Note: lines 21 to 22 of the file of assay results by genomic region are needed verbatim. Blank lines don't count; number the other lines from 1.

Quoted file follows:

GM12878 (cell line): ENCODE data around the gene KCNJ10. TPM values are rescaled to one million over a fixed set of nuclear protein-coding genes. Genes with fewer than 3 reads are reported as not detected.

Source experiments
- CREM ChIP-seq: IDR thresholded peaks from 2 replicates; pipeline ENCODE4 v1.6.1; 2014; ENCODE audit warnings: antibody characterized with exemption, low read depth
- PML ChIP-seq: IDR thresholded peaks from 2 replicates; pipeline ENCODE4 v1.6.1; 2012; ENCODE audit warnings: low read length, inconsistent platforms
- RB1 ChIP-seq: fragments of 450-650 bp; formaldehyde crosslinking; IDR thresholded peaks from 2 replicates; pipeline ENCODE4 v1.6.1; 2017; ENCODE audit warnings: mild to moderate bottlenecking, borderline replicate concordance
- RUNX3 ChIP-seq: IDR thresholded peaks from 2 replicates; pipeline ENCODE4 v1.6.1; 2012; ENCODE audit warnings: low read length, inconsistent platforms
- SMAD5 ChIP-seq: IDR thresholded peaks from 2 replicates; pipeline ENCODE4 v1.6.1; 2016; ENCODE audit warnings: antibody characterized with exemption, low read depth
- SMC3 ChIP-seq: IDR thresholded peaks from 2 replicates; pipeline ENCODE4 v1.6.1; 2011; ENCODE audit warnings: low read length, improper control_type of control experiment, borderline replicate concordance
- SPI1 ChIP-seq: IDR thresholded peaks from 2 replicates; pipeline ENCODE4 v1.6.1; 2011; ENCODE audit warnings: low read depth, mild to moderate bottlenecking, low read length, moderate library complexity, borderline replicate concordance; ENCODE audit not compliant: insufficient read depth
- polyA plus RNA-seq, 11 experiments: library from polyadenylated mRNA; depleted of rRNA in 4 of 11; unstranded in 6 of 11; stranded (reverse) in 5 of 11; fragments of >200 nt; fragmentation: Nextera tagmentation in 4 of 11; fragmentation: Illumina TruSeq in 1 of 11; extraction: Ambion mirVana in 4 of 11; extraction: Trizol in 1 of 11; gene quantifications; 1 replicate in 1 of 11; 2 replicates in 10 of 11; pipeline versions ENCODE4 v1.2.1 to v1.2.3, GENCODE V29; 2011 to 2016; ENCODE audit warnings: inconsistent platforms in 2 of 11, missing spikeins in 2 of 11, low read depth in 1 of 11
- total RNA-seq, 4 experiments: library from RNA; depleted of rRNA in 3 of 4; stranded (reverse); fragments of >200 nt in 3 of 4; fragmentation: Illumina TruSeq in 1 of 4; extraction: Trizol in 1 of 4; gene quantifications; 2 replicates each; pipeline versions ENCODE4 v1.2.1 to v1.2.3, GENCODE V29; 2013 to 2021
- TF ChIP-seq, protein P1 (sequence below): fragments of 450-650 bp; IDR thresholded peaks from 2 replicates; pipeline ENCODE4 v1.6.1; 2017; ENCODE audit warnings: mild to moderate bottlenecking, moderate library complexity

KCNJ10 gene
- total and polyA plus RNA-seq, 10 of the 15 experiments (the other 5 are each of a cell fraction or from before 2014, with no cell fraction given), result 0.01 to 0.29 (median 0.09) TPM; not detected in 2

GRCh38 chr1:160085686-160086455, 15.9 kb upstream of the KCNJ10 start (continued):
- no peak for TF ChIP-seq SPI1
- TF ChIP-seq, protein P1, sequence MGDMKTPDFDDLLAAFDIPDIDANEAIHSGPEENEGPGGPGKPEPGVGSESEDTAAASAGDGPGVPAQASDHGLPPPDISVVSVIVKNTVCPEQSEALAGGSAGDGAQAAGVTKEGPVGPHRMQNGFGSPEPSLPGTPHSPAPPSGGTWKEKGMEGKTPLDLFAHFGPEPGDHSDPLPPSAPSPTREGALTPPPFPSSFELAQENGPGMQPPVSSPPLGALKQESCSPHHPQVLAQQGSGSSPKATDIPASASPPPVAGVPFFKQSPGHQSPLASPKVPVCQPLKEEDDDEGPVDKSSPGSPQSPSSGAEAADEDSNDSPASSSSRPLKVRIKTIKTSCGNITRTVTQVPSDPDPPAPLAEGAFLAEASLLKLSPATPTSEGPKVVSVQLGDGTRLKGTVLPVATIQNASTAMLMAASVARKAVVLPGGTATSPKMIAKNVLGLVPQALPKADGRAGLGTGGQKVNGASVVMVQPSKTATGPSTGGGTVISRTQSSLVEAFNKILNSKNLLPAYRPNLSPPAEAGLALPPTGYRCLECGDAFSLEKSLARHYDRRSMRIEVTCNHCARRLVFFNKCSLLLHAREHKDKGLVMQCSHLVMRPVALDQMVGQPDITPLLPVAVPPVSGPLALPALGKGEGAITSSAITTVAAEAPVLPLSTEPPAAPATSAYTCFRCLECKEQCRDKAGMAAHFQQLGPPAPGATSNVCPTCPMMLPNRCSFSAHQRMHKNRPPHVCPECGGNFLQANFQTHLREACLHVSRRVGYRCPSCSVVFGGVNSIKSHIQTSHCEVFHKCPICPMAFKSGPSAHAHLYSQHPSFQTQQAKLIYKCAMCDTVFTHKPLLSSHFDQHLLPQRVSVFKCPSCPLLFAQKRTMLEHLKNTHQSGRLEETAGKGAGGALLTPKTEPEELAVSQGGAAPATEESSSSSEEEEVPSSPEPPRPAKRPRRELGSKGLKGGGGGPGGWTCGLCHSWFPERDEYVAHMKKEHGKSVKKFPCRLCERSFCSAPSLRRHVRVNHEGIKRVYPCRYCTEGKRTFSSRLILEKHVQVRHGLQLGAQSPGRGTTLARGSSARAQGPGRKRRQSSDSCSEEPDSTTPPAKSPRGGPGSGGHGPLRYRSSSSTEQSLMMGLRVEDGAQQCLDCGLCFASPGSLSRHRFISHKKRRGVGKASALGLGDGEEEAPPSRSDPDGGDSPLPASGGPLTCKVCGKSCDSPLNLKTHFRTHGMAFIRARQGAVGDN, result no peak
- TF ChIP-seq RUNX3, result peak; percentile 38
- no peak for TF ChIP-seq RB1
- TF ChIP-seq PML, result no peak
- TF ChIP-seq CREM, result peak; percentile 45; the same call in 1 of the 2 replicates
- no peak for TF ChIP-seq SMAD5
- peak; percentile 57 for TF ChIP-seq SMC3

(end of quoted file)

- TF ChIP-seq CREM, result peak; percentile 45; the same call in 1 of the 2 replicates
- no peak for TF ChIP-seq SMAD5